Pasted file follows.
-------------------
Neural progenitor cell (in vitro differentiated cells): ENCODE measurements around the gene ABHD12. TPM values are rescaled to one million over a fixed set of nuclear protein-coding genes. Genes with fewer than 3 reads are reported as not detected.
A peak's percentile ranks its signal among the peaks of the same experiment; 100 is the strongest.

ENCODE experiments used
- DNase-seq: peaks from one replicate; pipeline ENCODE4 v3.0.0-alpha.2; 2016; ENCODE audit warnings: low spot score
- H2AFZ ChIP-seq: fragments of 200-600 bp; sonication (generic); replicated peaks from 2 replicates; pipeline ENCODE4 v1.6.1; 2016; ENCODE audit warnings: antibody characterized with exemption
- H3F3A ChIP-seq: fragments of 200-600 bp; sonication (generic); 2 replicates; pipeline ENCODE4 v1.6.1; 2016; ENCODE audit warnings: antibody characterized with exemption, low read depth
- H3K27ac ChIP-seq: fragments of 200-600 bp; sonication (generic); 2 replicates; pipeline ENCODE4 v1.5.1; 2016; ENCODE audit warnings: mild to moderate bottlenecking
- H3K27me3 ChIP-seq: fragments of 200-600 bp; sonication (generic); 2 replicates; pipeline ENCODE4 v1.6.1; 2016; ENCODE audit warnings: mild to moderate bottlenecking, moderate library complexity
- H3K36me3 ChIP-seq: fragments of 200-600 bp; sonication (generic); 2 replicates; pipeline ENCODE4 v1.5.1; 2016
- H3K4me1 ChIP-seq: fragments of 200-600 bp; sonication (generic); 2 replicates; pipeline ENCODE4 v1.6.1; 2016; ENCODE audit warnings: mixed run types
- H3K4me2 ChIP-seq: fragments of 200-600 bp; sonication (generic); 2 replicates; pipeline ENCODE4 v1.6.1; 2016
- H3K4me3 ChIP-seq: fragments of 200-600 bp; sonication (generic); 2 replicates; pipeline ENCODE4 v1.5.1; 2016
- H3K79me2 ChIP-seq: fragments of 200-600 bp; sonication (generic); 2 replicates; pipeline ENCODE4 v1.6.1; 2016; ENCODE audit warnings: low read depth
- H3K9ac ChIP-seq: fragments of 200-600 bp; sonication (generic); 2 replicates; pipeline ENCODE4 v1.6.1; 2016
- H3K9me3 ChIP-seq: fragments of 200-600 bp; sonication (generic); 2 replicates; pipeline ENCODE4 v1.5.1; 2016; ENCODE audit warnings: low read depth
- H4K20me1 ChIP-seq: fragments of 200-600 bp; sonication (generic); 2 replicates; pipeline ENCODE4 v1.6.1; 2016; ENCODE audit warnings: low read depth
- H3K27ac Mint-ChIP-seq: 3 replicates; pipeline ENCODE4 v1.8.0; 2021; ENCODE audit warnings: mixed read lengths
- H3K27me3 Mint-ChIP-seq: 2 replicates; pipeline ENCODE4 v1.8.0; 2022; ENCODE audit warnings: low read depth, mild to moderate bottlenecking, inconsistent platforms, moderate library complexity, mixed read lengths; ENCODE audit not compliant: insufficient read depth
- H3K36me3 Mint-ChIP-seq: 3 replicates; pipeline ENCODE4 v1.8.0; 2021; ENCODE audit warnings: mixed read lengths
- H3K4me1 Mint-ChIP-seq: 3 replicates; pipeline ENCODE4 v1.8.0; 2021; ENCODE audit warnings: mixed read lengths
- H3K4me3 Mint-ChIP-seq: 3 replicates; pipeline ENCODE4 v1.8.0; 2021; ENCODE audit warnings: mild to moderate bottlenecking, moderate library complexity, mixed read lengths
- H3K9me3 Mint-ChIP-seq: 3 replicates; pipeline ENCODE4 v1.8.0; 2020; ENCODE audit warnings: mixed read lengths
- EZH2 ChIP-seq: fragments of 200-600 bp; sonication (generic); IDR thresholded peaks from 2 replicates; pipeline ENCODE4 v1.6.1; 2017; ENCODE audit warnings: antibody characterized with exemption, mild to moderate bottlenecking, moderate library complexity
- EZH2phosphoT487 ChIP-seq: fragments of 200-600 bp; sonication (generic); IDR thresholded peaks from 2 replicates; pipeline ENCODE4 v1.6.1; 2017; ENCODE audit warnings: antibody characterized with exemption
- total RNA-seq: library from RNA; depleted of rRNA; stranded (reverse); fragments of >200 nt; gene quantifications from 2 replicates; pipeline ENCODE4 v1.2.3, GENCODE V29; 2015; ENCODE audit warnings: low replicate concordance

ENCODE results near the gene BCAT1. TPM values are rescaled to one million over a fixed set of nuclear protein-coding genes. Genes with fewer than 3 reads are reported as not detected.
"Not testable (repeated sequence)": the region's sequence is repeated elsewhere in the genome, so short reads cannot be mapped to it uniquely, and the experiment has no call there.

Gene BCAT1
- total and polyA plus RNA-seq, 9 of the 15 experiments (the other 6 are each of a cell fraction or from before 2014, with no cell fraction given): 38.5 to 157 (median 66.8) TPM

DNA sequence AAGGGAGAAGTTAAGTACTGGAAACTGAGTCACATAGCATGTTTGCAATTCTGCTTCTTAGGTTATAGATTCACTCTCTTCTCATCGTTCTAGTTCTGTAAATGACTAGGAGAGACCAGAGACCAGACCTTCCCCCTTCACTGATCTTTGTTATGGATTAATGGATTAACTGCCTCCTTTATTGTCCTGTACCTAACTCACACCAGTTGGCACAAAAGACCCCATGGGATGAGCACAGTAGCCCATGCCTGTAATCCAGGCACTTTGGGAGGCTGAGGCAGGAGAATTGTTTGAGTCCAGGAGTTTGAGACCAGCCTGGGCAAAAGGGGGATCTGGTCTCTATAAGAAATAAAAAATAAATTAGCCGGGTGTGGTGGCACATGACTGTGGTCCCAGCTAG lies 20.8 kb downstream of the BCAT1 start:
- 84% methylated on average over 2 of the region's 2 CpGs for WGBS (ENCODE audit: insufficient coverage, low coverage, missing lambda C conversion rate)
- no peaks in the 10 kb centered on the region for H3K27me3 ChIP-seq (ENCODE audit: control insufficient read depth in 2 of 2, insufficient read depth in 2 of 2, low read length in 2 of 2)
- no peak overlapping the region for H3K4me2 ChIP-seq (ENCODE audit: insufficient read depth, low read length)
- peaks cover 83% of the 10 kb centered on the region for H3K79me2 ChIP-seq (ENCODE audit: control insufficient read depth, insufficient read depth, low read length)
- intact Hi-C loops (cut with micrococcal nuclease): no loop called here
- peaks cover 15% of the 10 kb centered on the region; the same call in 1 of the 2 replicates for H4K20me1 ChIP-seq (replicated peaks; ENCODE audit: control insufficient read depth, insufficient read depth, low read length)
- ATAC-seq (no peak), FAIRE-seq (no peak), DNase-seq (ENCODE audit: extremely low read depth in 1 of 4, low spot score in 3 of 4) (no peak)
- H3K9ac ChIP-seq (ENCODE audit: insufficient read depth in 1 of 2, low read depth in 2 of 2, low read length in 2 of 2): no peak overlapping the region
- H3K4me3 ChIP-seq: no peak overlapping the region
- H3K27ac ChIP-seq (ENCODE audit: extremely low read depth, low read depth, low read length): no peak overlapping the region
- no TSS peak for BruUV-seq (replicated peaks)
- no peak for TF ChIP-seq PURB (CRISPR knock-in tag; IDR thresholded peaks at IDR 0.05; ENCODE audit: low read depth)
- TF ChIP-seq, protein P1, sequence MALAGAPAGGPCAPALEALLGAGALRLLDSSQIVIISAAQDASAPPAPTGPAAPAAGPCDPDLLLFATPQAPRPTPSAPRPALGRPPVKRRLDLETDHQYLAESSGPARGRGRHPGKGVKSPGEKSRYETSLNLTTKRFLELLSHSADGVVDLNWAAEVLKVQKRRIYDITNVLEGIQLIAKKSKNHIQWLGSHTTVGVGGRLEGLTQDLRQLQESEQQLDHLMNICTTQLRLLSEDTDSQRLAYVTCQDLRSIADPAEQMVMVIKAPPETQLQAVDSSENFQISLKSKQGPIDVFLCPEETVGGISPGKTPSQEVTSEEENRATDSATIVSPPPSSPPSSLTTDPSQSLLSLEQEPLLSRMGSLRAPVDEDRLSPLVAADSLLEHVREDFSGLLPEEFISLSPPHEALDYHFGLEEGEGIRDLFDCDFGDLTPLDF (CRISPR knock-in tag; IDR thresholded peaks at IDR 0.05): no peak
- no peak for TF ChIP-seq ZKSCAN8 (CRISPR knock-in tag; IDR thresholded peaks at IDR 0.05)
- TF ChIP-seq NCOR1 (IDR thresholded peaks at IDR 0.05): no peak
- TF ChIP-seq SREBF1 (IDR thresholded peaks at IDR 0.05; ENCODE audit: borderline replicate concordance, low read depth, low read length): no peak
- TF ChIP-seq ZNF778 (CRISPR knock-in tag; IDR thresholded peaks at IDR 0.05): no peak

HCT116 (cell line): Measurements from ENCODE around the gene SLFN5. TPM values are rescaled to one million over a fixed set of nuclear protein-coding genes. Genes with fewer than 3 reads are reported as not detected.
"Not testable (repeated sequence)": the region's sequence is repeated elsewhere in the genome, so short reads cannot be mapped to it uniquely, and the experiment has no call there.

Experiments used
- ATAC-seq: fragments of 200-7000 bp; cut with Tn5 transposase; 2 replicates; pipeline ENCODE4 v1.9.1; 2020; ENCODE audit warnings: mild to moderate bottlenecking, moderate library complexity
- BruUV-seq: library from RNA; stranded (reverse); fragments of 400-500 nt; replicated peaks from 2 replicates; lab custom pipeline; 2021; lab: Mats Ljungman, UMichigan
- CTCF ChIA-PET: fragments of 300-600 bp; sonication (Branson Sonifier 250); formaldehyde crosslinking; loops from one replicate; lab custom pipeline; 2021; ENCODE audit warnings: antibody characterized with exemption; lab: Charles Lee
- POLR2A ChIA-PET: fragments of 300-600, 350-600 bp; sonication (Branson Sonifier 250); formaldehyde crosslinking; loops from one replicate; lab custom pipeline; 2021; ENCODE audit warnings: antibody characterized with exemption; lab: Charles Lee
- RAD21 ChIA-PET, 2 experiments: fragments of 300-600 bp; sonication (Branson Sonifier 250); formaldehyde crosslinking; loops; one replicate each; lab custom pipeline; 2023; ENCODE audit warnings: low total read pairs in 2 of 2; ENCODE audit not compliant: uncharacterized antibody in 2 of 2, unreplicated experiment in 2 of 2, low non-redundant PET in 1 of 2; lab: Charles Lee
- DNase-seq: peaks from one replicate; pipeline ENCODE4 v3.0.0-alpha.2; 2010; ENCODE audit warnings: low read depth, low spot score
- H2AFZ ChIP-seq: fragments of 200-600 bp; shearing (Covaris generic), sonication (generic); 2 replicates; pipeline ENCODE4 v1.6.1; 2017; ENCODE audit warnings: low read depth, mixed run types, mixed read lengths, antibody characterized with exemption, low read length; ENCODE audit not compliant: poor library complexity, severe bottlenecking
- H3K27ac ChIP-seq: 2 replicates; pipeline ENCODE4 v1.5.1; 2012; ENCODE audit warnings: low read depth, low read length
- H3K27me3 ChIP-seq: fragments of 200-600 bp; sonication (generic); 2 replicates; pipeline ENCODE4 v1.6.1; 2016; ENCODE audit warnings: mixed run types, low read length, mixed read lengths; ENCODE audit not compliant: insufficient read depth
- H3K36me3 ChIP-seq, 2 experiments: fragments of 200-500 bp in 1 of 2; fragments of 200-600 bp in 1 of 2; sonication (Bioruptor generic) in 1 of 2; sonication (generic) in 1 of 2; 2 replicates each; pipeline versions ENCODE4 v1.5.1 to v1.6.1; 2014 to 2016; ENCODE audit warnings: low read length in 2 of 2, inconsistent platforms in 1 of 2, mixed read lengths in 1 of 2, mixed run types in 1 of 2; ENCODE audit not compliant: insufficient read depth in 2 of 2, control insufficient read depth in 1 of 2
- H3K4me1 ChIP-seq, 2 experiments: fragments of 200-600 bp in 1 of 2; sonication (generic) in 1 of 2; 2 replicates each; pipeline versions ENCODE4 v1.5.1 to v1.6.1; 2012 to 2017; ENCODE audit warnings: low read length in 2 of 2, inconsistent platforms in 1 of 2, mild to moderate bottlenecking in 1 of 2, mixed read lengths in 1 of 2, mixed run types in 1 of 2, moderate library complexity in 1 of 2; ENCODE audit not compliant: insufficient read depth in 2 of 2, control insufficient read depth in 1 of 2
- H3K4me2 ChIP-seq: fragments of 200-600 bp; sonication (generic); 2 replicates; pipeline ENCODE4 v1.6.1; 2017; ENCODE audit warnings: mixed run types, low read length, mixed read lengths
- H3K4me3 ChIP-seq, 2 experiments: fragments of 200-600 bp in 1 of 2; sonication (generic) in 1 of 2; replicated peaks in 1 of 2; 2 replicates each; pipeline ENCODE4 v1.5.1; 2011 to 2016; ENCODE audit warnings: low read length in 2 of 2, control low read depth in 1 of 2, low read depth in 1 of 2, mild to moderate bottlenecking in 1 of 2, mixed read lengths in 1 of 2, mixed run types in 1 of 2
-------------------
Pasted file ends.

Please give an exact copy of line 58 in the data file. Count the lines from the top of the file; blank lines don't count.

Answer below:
- H3K27ac ChIP-seq: 2 replicates; pipeline ENCODE4 v1.5.1; 2012; ENCODE audit warnings: low read depth, low read length